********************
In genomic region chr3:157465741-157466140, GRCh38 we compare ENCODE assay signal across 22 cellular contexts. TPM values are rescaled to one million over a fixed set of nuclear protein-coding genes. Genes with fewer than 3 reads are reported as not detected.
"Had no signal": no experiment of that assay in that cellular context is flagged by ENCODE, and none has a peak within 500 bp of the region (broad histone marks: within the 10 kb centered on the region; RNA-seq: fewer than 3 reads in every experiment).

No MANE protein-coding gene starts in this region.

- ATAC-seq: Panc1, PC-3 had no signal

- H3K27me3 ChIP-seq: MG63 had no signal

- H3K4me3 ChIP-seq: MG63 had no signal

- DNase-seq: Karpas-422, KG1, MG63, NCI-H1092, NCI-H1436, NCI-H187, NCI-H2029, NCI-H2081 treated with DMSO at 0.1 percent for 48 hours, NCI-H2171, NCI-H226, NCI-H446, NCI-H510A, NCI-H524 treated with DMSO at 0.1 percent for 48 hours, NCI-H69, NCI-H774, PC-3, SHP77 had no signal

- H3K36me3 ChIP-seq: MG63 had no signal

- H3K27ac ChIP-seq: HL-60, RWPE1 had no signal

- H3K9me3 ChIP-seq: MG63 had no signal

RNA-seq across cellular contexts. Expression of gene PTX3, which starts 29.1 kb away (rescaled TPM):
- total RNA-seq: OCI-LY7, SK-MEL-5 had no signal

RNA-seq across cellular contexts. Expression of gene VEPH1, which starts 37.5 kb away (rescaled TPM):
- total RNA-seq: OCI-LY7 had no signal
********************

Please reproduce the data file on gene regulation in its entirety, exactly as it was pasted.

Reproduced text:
In genomic region chr3:157465741-157466140, GRCh38 we compare ENCODE assay signal across 22 cellular contexts. TPM values are rescaled to one million over a fixed set of nuclear protein-coding genes. Genes with fewer than 3 reads are reported as not detected.
"Had no signal": no experiment of that assay in that cellular context is flagged by ENCODE, and none has a peak within 500 bp of the region (broad histone marks: within the 10 kb centered on the region; RNA-seq: fewer than 3 reads in every experiment).

No MANE protein-coding gene starts in this region.

- ATAC-seq: Panc1, PC-3 had no signal

- H3K27me3 ChIP-seq: MG63 had no signal

- H3K4me3 ChIP-seq: MG63 had no signal

- DNase-seq: Karpas-422, KG1, MG63, NCI-H1092, NCI-H1436, NCI-H187, NCI-H2029, NCI-H2081 treated with DMSO at 0.1 percent for 48 hours, NCI-H2171, NCI-H226, NCI-H446, NCI-H510A, NCI-H524 treated with DMSO at 0.1 percent for 48 hours, NCI-H69, NCI-H774, PC-3, SHP77 had no signal

- H3K36me3 ChIP-seq: MG63 had no signal

- H3K27ac ChIP-seq: HL-60, RWPE1 had no signal

- H3K9me3 ChIP-seq: MG63 had no signal

RNA-seq across cellular contexts. Expression of gene PTX3, which starts 29.1 kb away (rescaled TPM):
- total RNA-seq: OCI-LY7, SK-MEL-5 had no signal

RNA-seq across cellular contexts. Expression of gene VEPH1, which starts 37.5 kb away (rescaled TPM):
- total RNA-seq: OCI-LY7 had no signal